After a review of the game tape, here is a look at three key Eagles in Sunday's 38-23 victory over the New Orleans Saints:
The center received kudos from Eagles coach Andy Reid during Monday's news conference that were well-deserved.
"He had a big challenge with Hollis Thomas," Reid said. "Hollis played pretty well the last time we played him, and I know Jamaal really wanted to come back and do a nice job, and I thought he did an exceptional job."
With the help of second-year guard Max Jean-Gilles, who was making his first NFL start, Jackson turned Thomas into the invisible man for much of the game, which is quite a trick when you're talking about a player who is 300-plus pounds.
Jackson teamed with Jean-Gilles for a pancake block on Correll Buckhalter's 20-yard touchdown run in the first quarter. In the process, the two shielded linebacker Mark Simoneau on the play. Wide receiver Hank Baskett made a nice block downfield on safety Josh Bullocks to help Buckhalter cover the final 5 yards on what was an impressive burst through the line of scrimmage by the running back.
For much of the afternoon, Thomas was going in reverse when matched against Jackson - a big reason the Eagles averaged 6.6 yards per carry and Brian Westbrook ended up with 100 yards rushing on 17 carries. Jackson and Jean-Gilles also did a good job of keeping quarterback Donovan McNabb protected. McNabb was sacked three times and dealt with some pressure, but most of it came from the outside.
It hasn't been the best of seasons for Jackson, but it should help his confidence going into next year if he finishes strong.
It was an outstanding first start for the rookie linebacker, who came up with a sack and an interception. But his most valuable work came on the momentum-changing goal-line stand on the Saints' opening possession of the second half.
After a catch by David Patten placed the Saints in a second-and-goal situation from four inches away, Bradley was in on the next three tackles to keep New Orleans from scoring.
On second down, defensive tackle Mike Patterson got a hold of Mike Karney's legs and Bradley halted the enormous fullback's momentum at the 1-yard line. On third down, Bradley shot a gap on the left side of the Saints' offensive line and stopped Aaron Stecker. On fourth down, Bradley got the initial hit on Stecker, and safety Quintin Mikell tackled the Saints running back at the 2.
It should be noted that on all three plays, the defensive linemen got a tremendous push against the Saints' offensive line.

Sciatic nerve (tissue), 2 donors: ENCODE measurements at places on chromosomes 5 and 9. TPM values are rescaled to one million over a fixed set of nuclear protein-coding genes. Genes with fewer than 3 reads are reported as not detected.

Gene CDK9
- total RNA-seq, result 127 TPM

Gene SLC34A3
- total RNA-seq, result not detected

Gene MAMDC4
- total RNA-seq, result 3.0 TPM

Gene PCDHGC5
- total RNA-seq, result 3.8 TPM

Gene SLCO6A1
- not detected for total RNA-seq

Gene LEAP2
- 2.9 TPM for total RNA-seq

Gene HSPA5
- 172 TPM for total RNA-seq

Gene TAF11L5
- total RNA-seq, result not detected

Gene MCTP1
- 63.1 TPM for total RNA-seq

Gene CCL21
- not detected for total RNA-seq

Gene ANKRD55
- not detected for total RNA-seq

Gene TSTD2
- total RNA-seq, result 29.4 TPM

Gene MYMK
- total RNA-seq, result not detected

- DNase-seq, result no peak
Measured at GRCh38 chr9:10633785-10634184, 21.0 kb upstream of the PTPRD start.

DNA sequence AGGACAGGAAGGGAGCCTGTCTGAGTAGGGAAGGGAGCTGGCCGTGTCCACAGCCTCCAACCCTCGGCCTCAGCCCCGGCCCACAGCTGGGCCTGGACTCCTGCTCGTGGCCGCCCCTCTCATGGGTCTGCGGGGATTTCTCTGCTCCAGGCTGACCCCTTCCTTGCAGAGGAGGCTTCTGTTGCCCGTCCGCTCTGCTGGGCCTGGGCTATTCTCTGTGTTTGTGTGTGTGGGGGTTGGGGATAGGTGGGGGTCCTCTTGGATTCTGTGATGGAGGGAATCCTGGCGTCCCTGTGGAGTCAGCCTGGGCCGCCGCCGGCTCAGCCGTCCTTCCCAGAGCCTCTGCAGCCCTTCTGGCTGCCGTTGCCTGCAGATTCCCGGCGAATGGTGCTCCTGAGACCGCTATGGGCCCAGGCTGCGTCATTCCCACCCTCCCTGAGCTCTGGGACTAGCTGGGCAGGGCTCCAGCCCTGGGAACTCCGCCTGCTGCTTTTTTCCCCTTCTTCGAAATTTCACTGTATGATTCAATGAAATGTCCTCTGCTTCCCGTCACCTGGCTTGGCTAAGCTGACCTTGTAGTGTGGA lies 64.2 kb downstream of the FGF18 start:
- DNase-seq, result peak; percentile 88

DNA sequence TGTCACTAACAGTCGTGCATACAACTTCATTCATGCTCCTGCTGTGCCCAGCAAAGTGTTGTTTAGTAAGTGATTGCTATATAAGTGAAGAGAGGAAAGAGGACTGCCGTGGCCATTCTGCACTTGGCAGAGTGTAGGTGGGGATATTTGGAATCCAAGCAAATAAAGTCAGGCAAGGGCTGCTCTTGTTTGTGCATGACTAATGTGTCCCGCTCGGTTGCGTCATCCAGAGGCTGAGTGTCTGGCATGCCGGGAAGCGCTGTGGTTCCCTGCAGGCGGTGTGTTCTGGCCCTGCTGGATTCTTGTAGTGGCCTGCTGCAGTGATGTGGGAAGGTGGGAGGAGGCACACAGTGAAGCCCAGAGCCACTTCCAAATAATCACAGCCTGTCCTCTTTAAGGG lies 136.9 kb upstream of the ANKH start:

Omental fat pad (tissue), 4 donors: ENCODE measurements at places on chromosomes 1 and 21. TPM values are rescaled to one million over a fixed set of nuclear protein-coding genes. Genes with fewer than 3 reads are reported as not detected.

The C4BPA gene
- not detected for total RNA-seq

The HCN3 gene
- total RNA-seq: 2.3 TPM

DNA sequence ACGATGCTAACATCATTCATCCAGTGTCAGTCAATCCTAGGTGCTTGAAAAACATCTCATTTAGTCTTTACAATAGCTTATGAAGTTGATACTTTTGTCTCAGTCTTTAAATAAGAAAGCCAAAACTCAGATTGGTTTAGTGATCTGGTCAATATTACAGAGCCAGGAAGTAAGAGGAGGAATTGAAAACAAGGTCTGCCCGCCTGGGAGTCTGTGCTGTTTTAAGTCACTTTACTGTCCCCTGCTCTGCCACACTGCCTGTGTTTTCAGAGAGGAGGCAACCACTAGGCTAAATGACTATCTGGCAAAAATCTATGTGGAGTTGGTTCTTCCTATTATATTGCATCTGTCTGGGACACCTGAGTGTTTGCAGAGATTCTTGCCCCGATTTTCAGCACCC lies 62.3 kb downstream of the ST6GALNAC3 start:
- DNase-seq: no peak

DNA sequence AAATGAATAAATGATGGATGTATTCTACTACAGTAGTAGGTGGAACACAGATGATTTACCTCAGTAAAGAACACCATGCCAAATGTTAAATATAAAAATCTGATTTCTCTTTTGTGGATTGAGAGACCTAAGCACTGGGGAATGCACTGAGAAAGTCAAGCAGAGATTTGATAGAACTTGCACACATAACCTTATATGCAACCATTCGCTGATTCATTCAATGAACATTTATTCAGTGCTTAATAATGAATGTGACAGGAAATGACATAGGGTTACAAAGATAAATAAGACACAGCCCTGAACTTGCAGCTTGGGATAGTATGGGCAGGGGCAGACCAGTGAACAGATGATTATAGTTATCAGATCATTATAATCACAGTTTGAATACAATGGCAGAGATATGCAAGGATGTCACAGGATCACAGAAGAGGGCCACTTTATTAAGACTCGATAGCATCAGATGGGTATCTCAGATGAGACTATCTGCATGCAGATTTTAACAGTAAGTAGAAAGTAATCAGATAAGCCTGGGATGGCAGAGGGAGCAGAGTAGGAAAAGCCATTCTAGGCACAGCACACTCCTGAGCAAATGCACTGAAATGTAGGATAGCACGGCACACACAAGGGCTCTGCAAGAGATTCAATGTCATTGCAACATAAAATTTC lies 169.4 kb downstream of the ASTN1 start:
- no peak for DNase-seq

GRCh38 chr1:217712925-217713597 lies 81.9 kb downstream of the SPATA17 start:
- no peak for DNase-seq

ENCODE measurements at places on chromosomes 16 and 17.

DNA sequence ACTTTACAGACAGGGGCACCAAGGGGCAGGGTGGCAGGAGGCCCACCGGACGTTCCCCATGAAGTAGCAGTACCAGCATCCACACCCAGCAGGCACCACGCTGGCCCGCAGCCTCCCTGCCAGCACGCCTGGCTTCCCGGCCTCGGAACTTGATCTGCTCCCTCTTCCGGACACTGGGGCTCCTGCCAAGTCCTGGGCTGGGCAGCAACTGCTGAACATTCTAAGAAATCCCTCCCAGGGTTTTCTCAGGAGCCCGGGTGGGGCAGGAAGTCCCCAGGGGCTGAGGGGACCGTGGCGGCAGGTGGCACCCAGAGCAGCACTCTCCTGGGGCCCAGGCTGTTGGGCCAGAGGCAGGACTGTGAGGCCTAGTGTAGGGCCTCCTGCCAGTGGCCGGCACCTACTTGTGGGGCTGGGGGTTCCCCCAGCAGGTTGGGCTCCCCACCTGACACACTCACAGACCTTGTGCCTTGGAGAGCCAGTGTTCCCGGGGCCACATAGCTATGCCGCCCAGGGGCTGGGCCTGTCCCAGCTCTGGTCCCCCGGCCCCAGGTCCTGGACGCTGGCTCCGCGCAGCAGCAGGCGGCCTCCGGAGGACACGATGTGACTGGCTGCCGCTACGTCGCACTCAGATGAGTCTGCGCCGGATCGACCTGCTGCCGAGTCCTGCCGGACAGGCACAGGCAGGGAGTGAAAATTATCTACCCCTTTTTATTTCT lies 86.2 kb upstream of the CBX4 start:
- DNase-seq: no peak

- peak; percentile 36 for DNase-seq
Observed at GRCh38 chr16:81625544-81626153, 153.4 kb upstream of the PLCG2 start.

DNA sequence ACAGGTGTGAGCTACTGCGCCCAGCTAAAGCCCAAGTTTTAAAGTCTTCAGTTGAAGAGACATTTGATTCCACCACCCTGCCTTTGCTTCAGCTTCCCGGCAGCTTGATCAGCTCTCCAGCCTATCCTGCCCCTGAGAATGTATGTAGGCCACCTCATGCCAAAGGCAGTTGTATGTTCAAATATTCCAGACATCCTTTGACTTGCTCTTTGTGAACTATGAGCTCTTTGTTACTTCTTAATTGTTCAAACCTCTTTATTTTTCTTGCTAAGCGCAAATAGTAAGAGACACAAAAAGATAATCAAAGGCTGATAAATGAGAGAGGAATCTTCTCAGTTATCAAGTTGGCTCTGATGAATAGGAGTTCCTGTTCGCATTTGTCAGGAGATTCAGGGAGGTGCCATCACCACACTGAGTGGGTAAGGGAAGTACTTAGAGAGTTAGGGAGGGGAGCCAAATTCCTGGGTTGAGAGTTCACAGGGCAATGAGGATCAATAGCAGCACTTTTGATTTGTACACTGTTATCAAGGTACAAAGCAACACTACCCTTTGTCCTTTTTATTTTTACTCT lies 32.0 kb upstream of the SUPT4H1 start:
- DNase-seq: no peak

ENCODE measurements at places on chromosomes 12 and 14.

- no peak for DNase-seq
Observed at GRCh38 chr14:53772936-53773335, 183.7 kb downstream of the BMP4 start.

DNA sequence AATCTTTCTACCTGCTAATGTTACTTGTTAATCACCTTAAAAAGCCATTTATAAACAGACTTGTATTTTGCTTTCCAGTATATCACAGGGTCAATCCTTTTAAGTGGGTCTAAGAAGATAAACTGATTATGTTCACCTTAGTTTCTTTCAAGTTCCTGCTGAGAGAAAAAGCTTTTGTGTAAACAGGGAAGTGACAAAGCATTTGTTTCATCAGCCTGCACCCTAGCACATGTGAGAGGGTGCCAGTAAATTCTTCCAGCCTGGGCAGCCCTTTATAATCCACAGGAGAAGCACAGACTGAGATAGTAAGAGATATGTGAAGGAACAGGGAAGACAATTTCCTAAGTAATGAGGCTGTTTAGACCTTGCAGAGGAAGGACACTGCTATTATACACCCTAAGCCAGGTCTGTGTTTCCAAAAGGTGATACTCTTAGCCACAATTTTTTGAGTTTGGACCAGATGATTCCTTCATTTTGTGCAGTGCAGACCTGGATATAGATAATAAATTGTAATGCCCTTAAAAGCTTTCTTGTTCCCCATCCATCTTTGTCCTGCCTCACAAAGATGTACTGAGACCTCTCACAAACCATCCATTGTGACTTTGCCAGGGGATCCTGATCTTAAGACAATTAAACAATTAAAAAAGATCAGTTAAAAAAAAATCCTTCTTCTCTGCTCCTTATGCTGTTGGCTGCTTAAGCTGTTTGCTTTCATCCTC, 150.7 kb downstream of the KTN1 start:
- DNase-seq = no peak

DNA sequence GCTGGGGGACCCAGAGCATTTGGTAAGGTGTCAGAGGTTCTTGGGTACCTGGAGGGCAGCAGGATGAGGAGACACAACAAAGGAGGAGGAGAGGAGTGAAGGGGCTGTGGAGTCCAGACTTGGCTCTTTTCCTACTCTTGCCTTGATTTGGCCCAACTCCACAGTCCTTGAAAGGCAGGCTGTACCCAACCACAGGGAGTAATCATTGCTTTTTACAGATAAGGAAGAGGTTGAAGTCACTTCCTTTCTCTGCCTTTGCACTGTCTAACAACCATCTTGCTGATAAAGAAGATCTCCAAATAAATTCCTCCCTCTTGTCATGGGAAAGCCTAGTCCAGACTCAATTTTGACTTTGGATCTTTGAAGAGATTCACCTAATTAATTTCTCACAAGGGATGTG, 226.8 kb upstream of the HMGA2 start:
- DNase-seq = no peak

Bradley's sack came on a first-down play late in the first half when he blitzed and used his size and strength to bull over rookie running back Pierre Thomas before pulling down Drew Brees for an 8-yard loss. Mikell, who also blitzed, and defensive tackle Brodrick Bunkley deserved credit because they had Brees surrounded, leaving him with nowhere to go but into the arms of Bradley.
Perhaps even more impressive was the next play: Bradley had outstanding coverage on Billy Miller, leaving Brees with no choice but to overthrow his tight end.
Before the Eagles' goal-line stand, Bradley showed that there's still room for improvement. Offensive tackle Jon Stinchcomb shielded the rookie and created a huge hole for Thomas, who picked up 13 yards on the play. Bradley and Chris Gocong got caught up inside on the next play, allowing Stecker to cut back to the right and pick up 26 yards on his way to the Eagles' 7.
His fourth-quarter interception that turned it into a game of kneel-downs was an outstanding hustle play after a huge hit by Sheldon Brown forced the ball out of the hands of wide receiver Devery Henderson. It's good that Gocong reminded him he should run rather than celebrate after his first NFL interception.
The veteran cornerback wasn't happy in the off-season when it was suggested he might be competing with William James for his starting job.
"I could have been a real jerk about that," Brown said after Sunday's game. "That was uncalled for."
Instead, Brown has had a solid season and James has faded to the role of fourth cornerback, with little chance that he will be back in 2008.
Brown seems to come up with at least one big hit in every game, and the Superdome, of course, is where he delivered the most punishing hit of his career last year in the playoffs when he flattened running back Reggie Bush early in the game.
His big hit Sunday came on the Saints' final offensive series when he smacked Henderson as he tried to catch a Brees pass, making Bradley's interception possible. Brown also made Bradley's outstanding work during the goal-line stand possible.
He chased down Stecker from the backside and stopped him at the 7-yard line. If the cornerback had not hustled to catch Stecker, the Saints back would have scored the game-tying touchdown.
The cornerback did miss a chance for an interception early in the fourth quarter when he mistimed his jump on a second-and-16 play on a pass from Brees to Lance Moore near the goal line. Brown had outstanding coverage on the play.